We’re not returning to business as usual. China’s air pollution is back, as the factories are running full steam again, but shoppers will not return to the pre-COVID days. Bankruptcies and higher taxes are in store for America says Larry Fink of BlackRock, the world’s largest asset manager; Europe is likely to raise taxes to cover their “grants for post-COVID recovery,” according to Reuters, and the global luxury market is “headed for 18 per cent drop,” writes the South China Morning Post.
“As people learn about the importance of solidarity, mutual responsibility, and other social assets, their self-esteem will grow as they become active members who realize these values in practice.”
So we’re not returning to business as usual. But it’s not only because of higher taxes and unemployment. We are not returning to the way we were because the way we were got us into where we are — coming in and out of lockdowns, anxious about the future, unsure about the present, and generally stumped. Many people simply don’t want to go back to their previous lives; they weren’t that great.
Since unemployment will remain high and many people will be stressed for cash, and since those who are employed will also not jump giddily back to the days before the virus, many businesses will not survive. And if we still have any extra cash, the rising taxes and bankruptcies will stifle the little drive we have left for going out or shopping.
The Light at the End of the Tunnel
Despite all that I just wrote, I am very happy about where we are right now, though I wish we’d gotten here in easier ways. Be that as it may, we have finally come to the inevitable state where the authorities must address the problem. Unemployment benefits and food stamps will not solve anything. Tens of millions of people are permanently out of the job market, and the prediction is that the numbers will only grow.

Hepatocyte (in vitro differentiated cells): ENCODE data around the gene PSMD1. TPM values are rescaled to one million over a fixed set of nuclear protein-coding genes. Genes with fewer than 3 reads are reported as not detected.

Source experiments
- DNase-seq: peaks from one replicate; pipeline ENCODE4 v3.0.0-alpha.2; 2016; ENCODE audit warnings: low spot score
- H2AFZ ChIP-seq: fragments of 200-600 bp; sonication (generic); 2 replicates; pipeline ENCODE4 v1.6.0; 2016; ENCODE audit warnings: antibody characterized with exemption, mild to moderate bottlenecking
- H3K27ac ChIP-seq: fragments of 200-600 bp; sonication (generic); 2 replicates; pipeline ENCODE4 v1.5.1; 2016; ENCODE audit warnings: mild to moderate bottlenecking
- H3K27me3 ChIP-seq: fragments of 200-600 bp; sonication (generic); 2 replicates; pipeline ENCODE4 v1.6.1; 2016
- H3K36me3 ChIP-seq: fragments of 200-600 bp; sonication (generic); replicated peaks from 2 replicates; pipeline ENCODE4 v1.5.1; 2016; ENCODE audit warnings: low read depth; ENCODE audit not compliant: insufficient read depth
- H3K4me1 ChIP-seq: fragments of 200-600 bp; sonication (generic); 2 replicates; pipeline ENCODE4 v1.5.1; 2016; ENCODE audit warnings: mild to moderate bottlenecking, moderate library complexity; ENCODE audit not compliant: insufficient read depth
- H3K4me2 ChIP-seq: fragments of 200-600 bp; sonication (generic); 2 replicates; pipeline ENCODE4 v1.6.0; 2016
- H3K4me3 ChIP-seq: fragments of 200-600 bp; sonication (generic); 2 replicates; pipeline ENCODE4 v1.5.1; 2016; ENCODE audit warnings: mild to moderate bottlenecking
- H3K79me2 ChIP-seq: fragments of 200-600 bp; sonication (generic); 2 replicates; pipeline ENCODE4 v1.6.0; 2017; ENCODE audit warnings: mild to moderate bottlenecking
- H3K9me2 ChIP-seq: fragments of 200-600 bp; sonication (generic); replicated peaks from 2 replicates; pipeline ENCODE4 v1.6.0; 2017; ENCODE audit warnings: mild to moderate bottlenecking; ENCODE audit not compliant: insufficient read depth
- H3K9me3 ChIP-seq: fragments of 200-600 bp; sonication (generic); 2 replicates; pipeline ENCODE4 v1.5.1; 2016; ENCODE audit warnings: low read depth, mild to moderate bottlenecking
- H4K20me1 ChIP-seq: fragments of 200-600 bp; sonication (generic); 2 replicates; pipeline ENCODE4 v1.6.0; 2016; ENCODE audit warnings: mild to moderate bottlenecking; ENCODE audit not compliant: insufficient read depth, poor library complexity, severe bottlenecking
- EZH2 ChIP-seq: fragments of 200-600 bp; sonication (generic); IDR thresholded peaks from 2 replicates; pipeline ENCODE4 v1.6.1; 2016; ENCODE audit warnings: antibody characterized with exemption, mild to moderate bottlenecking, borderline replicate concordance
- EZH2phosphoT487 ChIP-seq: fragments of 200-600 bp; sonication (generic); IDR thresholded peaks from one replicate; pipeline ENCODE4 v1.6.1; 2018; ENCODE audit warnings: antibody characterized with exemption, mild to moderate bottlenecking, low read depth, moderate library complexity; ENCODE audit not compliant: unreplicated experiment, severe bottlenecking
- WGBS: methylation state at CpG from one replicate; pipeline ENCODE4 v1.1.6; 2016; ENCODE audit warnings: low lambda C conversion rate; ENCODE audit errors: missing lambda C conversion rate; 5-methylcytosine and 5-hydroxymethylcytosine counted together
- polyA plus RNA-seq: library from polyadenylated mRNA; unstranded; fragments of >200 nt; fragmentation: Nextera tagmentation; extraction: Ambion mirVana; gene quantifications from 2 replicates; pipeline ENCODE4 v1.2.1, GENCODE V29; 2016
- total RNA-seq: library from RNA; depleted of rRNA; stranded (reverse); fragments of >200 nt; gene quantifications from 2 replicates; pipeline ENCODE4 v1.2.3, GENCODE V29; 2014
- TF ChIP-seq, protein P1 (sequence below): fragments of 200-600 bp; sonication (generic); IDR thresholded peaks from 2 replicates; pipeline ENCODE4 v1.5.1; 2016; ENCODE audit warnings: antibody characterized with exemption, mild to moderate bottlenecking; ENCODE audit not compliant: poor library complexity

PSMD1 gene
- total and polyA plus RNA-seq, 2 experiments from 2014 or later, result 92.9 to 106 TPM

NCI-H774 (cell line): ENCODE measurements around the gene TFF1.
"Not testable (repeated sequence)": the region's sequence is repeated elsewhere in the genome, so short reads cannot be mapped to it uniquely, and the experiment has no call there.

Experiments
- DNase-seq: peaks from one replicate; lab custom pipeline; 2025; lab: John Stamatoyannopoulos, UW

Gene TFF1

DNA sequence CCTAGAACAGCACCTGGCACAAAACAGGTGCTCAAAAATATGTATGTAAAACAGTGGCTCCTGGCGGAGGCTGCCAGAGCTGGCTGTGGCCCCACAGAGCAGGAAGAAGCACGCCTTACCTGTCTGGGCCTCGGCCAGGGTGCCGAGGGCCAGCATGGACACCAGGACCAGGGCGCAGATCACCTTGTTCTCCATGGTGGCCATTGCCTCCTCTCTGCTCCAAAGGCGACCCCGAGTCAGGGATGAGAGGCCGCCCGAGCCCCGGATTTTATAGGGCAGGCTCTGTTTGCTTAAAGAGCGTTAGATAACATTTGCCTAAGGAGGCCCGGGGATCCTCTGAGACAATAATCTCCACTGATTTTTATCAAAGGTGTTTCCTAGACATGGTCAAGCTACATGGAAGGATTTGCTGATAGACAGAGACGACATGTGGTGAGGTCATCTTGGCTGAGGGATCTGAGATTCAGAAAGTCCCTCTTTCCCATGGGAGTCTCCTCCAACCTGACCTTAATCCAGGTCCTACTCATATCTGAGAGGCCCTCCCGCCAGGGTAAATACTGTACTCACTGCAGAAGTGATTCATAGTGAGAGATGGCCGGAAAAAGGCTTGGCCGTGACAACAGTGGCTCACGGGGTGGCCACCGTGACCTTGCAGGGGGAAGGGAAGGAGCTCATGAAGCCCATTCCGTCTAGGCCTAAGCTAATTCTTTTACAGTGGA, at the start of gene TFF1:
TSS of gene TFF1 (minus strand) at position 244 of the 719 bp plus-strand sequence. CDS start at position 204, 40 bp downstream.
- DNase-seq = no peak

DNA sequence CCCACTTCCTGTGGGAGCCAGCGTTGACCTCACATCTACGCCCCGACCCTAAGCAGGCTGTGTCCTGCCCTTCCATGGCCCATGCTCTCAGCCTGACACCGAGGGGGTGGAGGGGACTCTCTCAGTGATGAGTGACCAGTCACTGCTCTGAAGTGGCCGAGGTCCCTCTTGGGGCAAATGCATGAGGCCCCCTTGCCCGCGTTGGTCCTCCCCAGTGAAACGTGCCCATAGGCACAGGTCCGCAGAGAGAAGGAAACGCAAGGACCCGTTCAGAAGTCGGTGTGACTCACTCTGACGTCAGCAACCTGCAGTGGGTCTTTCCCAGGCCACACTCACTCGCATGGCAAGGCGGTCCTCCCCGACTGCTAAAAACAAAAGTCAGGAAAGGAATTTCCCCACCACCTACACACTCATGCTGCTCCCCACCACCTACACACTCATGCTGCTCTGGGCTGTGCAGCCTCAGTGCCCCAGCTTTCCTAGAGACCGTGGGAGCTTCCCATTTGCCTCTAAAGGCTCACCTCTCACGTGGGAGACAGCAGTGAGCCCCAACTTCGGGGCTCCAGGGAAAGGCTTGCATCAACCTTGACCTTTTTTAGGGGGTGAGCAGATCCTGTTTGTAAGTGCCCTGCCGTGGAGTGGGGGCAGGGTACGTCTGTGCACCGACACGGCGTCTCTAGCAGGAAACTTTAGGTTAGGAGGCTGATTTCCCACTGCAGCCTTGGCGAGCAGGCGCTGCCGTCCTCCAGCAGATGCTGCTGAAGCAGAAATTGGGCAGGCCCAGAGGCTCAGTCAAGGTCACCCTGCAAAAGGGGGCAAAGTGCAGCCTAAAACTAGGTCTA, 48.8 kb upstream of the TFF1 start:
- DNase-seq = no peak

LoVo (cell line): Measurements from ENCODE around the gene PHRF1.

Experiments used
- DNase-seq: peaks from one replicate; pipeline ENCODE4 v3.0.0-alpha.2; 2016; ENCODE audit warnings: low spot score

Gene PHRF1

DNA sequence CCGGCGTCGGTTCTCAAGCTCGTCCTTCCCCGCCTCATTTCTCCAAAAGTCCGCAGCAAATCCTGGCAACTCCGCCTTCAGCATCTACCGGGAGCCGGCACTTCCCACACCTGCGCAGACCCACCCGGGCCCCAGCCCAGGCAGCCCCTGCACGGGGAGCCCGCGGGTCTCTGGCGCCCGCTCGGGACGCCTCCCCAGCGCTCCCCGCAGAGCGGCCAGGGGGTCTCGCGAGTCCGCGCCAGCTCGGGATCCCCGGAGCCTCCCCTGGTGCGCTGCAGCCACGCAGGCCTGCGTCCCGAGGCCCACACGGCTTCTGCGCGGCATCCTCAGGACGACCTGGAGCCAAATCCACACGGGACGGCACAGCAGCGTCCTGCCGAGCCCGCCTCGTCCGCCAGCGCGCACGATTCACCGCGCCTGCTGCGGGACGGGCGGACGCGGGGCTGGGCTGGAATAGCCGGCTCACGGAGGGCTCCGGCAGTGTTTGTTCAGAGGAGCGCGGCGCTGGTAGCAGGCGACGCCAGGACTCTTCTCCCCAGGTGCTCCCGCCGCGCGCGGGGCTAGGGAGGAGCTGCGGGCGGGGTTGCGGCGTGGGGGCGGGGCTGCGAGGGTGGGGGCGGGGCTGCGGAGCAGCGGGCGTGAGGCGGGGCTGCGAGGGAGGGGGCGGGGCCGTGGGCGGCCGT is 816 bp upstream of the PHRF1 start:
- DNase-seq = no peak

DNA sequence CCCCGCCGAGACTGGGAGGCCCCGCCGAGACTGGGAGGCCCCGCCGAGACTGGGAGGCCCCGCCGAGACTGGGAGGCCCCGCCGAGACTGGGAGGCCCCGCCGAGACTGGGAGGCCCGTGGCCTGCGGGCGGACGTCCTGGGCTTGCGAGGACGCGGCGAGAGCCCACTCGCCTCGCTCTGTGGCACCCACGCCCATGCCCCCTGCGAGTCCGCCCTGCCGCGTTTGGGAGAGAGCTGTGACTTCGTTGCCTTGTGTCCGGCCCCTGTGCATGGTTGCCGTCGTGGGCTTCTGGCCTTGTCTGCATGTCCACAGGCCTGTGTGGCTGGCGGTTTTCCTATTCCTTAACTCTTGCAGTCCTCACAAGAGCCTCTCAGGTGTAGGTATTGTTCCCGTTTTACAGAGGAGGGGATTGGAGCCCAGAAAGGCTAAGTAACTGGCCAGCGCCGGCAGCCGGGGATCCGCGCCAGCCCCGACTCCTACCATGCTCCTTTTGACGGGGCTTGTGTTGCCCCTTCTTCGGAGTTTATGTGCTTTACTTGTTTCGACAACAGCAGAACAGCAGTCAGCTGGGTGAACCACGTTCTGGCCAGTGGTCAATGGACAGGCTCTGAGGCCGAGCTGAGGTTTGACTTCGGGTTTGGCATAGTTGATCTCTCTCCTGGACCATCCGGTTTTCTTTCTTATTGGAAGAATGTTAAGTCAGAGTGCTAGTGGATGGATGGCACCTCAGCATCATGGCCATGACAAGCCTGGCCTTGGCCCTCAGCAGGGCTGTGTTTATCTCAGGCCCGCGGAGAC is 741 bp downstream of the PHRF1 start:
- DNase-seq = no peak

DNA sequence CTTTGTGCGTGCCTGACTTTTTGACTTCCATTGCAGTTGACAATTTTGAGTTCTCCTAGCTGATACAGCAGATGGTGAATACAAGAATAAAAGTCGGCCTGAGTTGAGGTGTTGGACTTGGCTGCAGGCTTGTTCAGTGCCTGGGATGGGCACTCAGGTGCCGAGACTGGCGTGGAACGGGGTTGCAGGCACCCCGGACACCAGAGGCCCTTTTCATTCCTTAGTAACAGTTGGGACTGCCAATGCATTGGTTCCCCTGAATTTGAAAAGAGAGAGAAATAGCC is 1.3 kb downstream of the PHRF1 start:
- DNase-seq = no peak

This requires an overhaul, a complete rethinking of the structure of society. The only way to avoid a total social collapse, eruption of violent riots, installment of martial law, and who knows what other catastrophes, is to do two simple things:
1. Provide every person entitled for government benefits with a scholarship that will replace all other benefits. The scholarship will be sufficient to allow for respectable — though not lavish — living. Food, clothing, housing, health care, education, and some recreation and vacation must be a given for every person. These are basic human needs, not luxuries.
2. In return for reception of the scholarship, each person will attend courses that will provide information about the world we live in, both in terms of governance, basic finance, and other life skills, as well as more inclusive information about the situation of the world today following the coronavirus crisis.
The goal of the studies is not merely to educate people, though that, too, is important. The goal is to help them connect socially and emotionally to one another, to their families, their city, and their country. People who feel that they are where they belong don’t go out and destroy their own cities or countries, especially not if their personal finances are secured.
Over time, graduates of the program will themselves become teachers as more and more people find themselves permanently out of work. But unlike today, where unemployed people often feel degraded and lose self-esteem, the social contribution of the studies program will be so substantial that people will gladly get on board.
As people learn about the importance of solidarity, mutual responsibility, and other social assets, their self-esteem will grow as they become active members who realize these values in practice. Just as today we offer social services and regard it as important, people engaged in these studies will become so connected, so caring, that they will change the whole atmosphere in their neighborhoods and communities. Their immense contribution to the cohesion of society will be so substantial that they will become the pillars of society, the basis for building sustainable and happy communities.
If this bright future seems obscure to us, it is because we haven’t fully grasped the depth of the transformation that COVID-19 has done to all of us. It has changed us forever. When we come out on the other end of the plague, we will be thankful for it, and perhaps regret only that we needed a pandemic to show us the obvious.